Friday, June 11, 2004

Once I was blind, now I see

Andrew Sullivan lists out the contemporaneous reactions of Arthur Schlesinger, Strobe Talbott and many leading journalists toward Ronald Reagan's attempt to actively confront the Soviet Union in the 1980s. Reagan's more thoughtful critics objected to the rollback policy as an abandonment of the policy of containment in place since the end of the Second World War. But the majority felt Reagan's policies were beneath serious rebuttal. The very attempt was dismissed as "weird"; a "national hallucination", a mutant form of "McCarthyism", a "primitive" reaction from an "evangelical" who in any case was "mindless" when he was not being "pathological". Sullivan concludes:

"Rest in peace, Mr. President. And know that after all these years, you were right - and all these people were clearly, emphatically, embarrassingly, wrong."

The interesting question is why they were so wrong. One possible answer is that Reagan's critics were themselves unconsciously in the grip of a "hallucination", which prevented them from seeing the facts as they were. We now know that the Soviet economy was a sham; its vaunted armies were hollow; its hold over subject peoples increasingly tenuous. But at that time many believed the opposite, and not just the editorial desk at the New York Times. When Tom Clancy published the Hunt for the Red October in 1984 it was premised around the existence of a Soviet super submarine whose missiles posed an existential threat to American defenses. Russian fighters were so good America that had to send Clint Eastwood to steal one in Firefox (1982); Lockheed and McDonnell Douglas being too primitive to come up with an equivalent on their own. It's hard to remember how downbeat, how beaten America was in 1984, nine years out of the fall of Saigon; four years after the shock which took oil prices to $80 a barrel in 2002 terms; four years after Iranian Revolutionary Guards seized a US embassy without Washington being able to do a thing about it. Theatergoers anted up to watch Red Dawn, starring a young Patrick Swayze and Charlie Sheen, whose plot featured a Soviet invasion of the Continental United States:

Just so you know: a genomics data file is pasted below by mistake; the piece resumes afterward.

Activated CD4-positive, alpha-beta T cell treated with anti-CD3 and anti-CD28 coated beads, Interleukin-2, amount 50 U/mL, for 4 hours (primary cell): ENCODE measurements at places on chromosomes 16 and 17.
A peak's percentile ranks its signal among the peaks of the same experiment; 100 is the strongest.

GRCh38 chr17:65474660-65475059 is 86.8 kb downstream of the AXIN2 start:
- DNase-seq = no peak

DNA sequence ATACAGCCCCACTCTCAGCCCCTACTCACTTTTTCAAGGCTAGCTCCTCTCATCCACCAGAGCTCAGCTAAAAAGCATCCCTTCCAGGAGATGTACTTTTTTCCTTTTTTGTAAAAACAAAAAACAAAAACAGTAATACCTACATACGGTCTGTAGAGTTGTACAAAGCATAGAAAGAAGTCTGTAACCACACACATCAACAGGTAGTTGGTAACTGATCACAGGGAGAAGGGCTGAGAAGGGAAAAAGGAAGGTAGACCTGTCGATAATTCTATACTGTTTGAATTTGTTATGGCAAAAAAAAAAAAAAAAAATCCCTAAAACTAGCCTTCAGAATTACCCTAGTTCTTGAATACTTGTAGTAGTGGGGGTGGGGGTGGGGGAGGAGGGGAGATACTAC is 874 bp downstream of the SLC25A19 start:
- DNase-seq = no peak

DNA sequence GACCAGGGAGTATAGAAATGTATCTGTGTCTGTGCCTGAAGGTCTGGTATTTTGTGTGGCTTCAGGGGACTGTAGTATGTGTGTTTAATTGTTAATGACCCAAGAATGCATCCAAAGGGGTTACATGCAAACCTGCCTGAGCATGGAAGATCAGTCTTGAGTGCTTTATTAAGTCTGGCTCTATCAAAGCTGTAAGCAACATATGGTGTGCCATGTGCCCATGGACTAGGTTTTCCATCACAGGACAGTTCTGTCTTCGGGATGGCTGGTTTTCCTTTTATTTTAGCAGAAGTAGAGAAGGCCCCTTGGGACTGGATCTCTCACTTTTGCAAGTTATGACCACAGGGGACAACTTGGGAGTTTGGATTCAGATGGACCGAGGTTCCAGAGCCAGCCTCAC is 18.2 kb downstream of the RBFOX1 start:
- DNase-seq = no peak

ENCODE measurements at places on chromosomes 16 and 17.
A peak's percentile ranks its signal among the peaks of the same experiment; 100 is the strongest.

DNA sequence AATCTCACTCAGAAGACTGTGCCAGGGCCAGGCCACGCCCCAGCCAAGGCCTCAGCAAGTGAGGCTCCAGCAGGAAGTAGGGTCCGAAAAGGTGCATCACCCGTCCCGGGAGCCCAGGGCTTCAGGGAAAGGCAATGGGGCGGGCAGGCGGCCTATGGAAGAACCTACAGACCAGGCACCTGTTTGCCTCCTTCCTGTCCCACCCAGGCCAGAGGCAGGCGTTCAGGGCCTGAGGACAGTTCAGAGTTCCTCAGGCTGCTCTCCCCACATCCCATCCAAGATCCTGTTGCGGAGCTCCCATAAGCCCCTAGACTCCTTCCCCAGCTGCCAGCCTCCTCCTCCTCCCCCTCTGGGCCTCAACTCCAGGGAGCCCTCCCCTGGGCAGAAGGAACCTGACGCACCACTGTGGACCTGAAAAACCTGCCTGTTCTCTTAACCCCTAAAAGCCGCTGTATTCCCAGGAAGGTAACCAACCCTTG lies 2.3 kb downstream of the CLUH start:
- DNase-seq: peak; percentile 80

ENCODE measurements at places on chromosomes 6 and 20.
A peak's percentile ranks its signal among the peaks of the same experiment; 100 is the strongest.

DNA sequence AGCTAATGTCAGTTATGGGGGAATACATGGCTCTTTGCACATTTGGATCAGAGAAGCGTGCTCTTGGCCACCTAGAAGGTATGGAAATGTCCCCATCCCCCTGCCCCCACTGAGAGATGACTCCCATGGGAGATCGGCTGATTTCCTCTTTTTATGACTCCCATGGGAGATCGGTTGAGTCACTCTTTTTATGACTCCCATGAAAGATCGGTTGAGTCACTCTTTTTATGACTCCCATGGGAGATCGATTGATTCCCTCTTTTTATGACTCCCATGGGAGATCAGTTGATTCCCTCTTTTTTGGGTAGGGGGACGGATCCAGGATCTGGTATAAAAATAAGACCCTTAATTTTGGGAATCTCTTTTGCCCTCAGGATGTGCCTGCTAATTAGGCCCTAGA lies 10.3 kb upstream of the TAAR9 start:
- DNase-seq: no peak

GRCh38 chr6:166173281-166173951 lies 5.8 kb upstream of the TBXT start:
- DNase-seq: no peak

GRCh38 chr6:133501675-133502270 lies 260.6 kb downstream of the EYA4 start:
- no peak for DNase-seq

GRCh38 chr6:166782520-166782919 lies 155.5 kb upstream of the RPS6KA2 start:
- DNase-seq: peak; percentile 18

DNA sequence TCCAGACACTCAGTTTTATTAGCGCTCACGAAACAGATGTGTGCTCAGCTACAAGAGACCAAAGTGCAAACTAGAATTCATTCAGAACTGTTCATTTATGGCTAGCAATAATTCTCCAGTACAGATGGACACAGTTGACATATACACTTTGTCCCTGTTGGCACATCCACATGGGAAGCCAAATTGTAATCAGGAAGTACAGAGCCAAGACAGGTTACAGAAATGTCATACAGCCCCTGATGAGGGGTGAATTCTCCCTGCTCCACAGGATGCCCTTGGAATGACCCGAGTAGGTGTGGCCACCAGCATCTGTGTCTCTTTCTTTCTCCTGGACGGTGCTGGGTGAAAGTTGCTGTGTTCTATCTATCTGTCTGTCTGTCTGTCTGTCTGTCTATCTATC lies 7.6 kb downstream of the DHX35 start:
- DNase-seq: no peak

Cast your mind back to the 1980s. The Soviet Union suffers its worst agricultural crisis in fifty-five years. Communist Cuba and Nicaragua each reach troop strength levels of 500,000, infiltrating and fomenting Marxist revolution in Mexico. The Green Party takes control of the West German government and bans American nuclear missiles on German soil, leaving Europe undefended to Warsaw Pact troops in the East and causing the eventual dissolution of NATO. In Colorado, on a crisp, clear autumn morning, Soviet paratroopers who infiltrated the country on passenger planes drop from the skies on an unsuspecting little town in the heart of America, thus starting World War III. When the war starts, a group of teenagers in Colorado escape to the neighboring mountains where they eventually wage a limited guerilla war against the Russian, Cuban, and Nicaraguan soldiers occupying their town. This is the premise of John Milius's 1984 film "Red Dawn."

Today Arthur Schlesinger's assessment of Reagan, written with such serious and deluded assurance, has something of the air of those scratchy old newsreels showing a turkey-necked Neville Chamberlain fluttering a paper bearing Herr Hitler's signature. Funny now but nobody was laughing in 1938, and Chamberlain waved his paper to the cheers of the crowd. James Lileks, hardly a stupid person, honestly relates the contempt he then felt toward Ronald Reagan's policies: